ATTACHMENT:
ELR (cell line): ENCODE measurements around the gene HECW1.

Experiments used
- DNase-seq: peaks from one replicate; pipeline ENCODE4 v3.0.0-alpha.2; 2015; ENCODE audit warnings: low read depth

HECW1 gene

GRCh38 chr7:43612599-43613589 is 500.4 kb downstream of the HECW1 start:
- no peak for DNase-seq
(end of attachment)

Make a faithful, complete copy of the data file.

ELR (cell line): ENCODE measurements around the gene HECW1.

Experiments used
- DNase-seq: peaks from one replicate; pipeline ENCODE4 v3.0.0-alpha.2; 2015; ENCODE audit warnings: low read depth

HECW1 gene

GRCh38 chr7:43612599-43613589 is 500.4 kb downstream of the HECW1 start:
- no peak for DNase-seq